According to a federal rule issued by OSHA, workers at U.S. companies with 100 or more employees must receive Covid-19 vaccinations or undergo at least weekly testing.

OSHA rules are central to President Biden’s push to use employer mandates to increase vaccination rates. In the next five weeks, Biden will expand the rules for federal workers and contractors, requiring vaccination and eliminating all alternatives to routine testing. OSHA rules, while less strenuous, basically extend those efforts into the private sector.

Immediately after its publishing, the requirement made public by the Occupational Safety and Health Administration will take effect. First, employers must provide time off for workers to get vaccinated and ensure those who have not been vaccinated wear masks by Dec. 5. Then, those who have not gotten vaccinated must submit to testing by Jan. 4.

The attorneys general of several Republican states have vowed to sue to stop the initiative. Additionally, conservative groups such as Job Creators Network and The Daily Wire said they would challenge the rule.

Separately, the Centers for Medicare and Medicaid Services announced vaccination requirements for health care workers at its 76,000 participating hospitals and other facilities. The requirements will begin in January.

According to OSHA’s emergency temporary standards, covered employers must develop, implement, and enforce a mandatory Covid-19 vaccination policy or a policy that requires employees to either get vaccinated or undergo regular Covid-19 testing and wear face coverings at work.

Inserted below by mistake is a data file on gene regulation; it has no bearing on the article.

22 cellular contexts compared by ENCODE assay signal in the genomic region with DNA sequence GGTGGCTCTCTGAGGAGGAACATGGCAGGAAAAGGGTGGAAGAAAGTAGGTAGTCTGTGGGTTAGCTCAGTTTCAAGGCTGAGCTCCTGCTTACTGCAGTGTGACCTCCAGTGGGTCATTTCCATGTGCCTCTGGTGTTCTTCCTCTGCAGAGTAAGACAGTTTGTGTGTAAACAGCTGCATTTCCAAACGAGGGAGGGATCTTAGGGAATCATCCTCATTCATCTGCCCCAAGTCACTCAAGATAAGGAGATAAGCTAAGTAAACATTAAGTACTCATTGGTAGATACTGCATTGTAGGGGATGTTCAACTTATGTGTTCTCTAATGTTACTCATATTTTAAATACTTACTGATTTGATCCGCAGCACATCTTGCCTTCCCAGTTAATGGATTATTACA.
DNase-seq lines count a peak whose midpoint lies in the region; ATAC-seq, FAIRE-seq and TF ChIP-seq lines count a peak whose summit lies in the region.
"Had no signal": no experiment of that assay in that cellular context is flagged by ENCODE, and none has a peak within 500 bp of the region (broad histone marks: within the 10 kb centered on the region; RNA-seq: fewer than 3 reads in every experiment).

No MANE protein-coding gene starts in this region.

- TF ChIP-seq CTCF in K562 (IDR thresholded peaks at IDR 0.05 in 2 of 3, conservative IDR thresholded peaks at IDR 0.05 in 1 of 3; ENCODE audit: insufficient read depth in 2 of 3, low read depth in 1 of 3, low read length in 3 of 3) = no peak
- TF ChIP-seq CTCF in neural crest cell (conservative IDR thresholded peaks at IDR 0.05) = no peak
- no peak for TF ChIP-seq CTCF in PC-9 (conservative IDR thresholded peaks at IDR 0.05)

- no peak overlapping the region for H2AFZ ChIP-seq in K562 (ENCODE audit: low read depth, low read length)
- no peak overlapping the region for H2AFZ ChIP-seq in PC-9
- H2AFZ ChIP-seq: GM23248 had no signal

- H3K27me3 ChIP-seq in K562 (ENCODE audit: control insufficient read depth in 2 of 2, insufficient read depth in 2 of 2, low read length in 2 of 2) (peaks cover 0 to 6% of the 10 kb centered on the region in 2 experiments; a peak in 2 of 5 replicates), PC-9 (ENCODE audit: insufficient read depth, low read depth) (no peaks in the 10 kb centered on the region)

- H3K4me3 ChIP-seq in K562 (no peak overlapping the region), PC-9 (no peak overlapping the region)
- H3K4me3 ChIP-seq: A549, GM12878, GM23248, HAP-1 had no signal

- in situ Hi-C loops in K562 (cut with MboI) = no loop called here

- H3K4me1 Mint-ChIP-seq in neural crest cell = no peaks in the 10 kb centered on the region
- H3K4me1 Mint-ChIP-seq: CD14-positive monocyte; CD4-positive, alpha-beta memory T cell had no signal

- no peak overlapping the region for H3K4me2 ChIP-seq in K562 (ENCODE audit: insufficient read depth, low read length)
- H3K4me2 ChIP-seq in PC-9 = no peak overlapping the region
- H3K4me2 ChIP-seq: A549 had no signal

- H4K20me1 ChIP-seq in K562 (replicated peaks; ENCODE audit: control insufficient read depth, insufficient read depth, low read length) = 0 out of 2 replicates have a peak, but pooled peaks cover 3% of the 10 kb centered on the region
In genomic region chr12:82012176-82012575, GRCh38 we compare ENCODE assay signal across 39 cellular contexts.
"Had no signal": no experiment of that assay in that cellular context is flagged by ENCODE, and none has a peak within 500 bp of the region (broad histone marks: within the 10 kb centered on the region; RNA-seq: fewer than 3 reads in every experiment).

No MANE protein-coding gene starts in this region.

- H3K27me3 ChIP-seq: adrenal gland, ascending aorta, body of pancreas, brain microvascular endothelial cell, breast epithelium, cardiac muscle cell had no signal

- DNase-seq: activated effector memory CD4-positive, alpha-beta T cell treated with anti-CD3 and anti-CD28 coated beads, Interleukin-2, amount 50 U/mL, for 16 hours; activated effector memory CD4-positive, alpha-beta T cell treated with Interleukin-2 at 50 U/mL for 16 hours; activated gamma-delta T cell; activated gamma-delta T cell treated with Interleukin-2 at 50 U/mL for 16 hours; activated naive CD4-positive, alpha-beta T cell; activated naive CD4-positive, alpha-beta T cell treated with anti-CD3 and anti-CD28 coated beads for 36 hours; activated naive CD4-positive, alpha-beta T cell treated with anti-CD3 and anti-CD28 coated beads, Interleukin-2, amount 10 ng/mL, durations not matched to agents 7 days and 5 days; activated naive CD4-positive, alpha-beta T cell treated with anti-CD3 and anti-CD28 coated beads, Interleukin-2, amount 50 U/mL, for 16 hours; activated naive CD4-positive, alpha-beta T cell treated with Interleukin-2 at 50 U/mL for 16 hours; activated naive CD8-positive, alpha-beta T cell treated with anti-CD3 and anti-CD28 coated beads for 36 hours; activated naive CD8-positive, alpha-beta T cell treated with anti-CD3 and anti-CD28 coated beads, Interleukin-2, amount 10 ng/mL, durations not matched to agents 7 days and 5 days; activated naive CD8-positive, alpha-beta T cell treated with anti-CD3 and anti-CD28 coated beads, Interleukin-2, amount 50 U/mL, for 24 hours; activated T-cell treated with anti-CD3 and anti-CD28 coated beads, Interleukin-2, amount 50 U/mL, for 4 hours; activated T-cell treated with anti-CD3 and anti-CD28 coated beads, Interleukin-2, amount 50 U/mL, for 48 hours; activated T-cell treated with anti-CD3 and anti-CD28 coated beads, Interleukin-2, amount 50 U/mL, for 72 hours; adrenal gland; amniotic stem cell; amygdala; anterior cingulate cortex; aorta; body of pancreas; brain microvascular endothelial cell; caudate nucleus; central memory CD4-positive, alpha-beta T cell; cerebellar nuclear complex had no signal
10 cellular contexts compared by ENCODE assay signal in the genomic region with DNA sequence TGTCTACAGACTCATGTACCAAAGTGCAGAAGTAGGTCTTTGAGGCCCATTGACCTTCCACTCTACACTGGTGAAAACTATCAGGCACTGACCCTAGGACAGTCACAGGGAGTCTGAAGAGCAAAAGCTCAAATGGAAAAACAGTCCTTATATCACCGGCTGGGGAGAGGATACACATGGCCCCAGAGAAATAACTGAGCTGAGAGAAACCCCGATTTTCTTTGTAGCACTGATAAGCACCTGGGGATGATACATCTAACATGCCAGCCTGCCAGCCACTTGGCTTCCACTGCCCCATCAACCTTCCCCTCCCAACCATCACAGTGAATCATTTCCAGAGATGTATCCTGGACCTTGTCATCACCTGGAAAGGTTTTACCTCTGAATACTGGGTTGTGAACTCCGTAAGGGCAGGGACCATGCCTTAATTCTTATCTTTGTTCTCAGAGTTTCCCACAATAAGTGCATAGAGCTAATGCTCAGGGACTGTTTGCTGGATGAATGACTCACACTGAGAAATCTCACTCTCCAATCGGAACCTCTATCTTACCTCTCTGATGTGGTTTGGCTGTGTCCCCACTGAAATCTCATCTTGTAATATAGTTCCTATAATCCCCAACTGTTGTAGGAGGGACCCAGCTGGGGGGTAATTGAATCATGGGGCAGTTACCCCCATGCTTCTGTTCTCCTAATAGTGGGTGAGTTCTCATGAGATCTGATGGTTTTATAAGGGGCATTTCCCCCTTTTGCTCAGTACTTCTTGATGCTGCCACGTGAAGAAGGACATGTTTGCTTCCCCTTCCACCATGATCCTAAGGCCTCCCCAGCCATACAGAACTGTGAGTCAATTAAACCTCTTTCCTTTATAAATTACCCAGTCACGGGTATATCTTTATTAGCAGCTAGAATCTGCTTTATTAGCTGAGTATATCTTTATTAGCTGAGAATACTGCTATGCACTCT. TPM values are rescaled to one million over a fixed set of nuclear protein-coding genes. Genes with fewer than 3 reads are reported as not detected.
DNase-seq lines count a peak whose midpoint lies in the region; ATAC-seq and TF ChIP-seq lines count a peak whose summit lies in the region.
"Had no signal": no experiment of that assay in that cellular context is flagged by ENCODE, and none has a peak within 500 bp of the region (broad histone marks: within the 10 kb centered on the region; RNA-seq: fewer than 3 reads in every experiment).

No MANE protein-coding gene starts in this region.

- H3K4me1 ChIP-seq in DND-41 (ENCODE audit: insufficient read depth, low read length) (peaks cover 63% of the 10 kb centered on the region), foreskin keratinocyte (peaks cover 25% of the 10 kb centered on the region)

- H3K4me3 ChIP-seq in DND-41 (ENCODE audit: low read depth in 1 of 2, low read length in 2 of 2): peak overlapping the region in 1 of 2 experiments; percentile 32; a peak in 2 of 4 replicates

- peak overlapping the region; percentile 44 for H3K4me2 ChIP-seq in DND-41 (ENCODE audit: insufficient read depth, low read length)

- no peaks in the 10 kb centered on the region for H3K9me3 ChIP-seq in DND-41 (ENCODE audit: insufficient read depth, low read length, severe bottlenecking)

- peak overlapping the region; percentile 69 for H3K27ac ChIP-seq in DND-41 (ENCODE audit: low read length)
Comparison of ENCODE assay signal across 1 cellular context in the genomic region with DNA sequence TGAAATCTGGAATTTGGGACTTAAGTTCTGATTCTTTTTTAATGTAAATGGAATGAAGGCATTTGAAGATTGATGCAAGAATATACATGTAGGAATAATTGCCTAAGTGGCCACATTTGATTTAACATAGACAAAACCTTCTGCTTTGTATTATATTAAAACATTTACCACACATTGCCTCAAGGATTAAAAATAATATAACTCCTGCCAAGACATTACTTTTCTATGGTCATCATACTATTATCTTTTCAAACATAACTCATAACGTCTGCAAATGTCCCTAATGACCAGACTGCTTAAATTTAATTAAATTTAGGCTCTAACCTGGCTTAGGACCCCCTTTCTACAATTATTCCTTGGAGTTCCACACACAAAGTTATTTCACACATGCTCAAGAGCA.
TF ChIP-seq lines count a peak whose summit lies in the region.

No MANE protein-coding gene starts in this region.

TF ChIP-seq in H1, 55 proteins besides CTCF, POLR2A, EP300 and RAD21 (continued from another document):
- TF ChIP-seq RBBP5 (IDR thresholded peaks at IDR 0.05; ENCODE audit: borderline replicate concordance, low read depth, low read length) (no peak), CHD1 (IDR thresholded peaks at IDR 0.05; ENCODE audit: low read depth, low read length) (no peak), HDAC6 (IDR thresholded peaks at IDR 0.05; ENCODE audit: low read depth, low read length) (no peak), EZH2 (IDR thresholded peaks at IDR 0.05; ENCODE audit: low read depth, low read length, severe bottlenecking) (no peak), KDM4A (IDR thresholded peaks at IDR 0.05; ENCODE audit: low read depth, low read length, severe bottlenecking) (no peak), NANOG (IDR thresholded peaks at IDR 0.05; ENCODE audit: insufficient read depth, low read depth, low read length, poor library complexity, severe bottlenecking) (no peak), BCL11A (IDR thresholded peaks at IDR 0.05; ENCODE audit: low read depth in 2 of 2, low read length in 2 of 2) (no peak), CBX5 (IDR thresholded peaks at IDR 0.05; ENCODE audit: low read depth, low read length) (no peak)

Besides providing paid time off for workers to get vaccinated, the ETS also mandates that employers provide paid sick leave to recuperate from any side effects.

Employers who do not enforce OSHA’s newest rule could face citations from the agency and a fine of up to $13,653 per serious violation. In a willful violation, a penalty of up to $136,532 may be imposed on an employer.


Impact on States


There is a possibility that the standard’s implementation in any of the 22 states with their worker safety agencies, such as California, Arizona, Michigan, and South Carolina, could be delayed until the governments decide whether to accept it as written, modify it, or draft another more protective rule. The state must implement the standard within 30 days, officials said.

Additionally, six more states with safety agencies covering only government employees, including New York, New Jersey, and Illinois, will have to apply the standard to local and state government workers.

States without their safety agencies, such as Texas, Florida, and Ohio, will not be covered by the federal mandate, which applies only to private employers.


Dealing with Resistance


Approximately ten months after the first effective Covid-19 vaccines became available, OSHA and CMS announced simultaneous mandates about federal contractors and healthcare workers. As a result, approximately two-thirds of all U.S. workers will now be required to comply with one or more of these vaccination requirements.

President Biden, met with strong opposition to inoculation, particularly in southern states, and egged on by opposing politicians, ordered the federal workplace safety agency on Sept. 9 to develop its temporary emergency standard. To do that, OSHA bypassed meetings with employer and worker representatives.

As a company committed to providing our clients with the most up-to-date, accurate information, WeShield obtains information from credible sources, including the Occupational Safety and Hazard Administration. Make sure to follow our blog as we monitor the COVID-19 pandemic and continue to provide high-quality PPE and medical supplies to the public.